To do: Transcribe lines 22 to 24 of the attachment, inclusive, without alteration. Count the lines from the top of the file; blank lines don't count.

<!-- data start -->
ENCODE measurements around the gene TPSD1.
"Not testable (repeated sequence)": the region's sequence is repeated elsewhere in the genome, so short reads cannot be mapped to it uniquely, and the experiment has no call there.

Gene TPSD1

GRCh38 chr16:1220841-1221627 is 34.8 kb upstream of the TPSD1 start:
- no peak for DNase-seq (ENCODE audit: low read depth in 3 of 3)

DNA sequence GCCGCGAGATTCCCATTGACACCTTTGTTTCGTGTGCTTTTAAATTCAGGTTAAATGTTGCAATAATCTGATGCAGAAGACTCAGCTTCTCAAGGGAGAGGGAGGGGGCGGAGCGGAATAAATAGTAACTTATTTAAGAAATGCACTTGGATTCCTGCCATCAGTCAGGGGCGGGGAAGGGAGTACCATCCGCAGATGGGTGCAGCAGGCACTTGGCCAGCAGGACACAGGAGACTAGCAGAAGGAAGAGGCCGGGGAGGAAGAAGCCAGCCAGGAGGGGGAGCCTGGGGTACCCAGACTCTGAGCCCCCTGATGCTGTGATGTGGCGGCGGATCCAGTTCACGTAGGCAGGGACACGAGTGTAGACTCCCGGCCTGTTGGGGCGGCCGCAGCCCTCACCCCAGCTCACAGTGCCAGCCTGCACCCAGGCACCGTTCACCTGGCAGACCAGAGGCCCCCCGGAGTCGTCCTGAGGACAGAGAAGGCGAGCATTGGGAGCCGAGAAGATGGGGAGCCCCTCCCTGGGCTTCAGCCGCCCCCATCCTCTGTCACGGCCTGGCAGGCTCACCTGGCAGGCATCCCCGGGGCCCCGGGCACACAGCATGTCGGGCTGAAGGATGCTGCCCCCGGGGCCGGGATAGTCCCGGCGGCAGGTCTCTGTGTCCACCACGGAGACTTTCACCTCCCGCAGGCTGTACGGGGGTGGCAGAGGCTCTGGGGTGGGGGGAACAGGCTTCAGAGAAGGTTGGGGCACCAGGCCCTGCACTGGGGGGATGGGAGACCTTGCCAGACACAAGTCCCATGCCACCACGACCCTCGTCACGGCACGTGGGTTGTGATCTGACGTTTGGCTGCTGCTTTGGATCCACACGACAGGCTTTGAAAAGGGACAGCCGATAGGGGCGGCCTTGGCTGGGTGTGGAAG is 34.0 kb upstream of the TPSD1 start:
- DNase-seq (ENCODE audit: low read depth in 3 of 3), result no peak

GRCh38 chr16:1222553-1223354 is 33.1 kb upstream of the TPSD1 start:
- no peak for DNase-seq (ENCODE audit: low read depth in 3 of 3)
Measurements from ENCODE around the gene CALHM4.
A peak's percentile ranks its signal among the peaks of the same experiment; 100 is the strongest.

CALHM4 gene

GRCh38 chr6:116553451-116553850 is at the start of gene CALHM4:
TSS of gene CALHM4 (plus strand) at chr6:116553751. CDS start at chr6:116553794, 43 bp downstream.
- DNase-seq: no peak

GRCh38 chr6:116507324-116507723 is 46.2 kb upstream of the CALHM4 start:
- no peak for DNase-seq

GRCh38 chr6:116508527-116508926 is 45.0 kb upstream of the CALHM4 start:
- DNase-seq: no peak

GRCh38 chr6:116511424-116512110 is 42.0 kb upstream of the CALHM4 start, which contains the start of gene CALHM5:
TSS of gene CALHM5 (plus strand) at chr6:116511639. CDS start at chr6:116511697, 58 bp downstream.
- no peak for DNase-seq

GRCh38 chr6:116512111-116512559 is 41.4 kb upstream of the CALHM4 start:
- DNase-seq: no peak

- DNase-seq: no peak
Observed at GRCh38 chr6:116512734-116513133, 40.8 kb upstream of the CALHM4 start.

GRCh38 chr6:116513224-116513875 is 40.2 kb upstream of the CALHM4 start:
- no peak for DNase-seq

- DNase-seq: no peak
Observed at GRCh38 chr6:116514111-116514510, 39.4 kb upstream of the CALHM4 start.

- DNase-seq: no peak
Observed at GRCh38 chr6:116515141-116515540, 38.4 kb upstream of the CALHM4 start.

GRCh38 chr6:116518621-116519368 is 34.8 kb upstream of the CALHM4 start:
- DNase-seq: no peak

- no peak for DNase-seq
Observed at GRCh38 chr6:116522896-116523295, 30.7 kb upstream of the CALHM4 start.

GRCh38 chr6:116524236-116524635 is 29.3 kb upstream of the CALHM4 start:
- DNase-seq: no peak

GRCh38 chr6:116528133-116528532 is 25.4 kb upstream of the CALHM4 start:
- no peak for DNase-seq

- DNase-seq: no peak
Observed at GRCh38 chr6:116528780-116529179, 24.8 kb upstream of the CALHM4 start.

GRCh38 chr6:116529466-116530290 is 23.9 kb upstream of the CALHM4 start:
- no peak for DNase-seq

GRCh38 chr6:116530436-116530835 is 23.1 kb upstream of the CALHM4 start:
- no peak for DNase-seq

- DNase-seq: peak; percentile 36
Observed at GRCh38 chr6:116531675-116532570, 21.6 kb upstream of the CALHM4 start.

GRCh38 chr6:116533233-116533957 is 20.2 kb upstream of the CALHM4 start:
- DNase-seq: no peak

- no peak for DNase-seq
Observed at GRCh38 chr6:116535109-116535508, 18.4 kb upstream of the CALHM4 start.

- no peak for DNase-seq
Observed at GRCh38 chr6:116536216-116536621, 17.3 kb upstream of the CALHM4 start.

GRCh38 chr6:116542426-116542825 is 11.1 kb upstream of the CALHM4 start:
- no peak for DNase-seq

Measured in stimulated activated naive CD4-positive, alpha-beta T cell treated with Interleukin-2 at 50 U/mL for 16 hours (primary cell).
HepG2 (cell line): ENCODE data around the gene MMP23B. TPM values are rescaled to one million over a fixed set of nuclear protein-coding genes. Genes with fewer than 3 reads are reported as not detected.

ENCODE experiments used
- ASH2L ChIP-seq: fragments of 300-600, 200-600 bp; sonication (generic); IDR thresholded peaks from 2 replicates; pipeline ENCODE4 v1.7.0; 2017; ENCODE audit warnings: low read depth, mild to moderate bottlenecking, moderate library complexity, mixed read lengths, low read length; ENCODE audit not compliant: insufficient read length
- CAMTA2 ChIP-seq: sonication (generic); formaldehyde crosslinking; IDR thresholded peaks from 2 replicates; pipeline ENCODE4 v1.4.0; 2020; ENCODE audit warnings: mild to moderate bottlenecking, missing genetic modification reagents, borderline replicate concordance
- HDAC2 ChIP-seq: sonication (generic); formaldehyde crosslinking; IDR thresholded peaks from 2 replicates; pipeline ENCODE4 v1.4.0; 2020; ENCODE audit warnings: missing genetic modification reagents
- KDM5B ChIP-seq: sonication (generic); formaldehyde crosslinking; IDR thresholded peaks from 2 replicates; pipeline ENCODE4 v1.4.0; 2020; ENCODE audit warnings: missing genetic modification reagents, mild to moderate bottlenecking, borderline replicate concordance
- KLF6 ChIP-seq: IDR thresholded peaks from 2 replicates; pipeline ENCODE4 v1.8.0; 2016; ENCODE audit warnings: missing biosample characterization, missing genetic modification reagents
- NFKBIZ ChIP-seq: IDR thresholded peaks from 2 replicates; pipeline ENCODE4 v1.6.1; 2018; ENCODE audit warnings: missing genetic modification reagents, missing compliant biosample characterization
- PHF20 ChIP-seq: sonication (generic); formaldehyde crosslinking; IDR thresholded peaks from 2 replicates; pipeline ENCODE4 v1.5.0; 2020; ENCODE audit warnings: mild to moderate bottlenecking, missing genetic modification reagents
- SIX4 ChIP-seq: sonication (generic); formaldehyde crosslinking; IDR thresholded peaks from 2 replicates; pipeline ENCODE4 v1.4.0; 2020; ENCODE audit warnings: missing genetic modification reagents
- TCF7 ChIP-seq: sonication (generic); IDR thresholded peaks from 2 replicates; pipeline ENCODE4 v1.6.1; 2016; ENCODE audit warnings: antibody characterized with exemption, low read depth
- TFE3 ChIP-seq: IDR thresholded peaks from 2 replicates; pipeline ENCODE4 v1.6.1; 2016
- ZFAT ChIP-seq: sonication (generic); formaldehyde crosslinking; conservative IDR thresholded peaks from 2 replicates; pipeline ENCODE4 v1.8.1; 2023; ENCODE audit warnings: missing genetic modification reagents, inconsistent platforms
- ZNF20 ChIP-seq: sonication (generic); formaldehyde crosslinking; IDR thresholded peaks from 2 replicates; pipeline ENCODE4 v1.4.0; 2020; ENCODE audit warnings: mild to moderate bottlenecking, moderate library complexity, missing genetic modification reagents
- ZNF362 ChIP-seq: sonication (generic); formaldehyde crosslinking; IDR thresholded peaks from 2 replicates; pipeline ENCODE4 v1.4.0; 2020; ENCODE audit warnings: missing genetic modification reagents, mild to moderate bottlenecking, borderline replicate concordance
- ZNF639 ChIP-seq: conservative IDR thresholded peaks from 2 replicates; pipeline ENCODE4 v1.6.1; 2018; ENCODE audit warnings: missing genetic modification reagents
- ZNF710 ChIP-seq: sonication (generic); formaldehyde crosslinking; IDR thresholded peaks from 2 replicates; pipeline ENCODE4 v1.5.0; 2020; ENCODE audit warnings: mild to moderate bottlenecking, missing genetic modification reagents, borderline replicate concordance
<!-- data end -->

- no peak for DNase-seq

GRCh38 chr6:116512111-116512559 is 41.4 kb upstream of the CALHM4 start:
- DNase-seq: no peak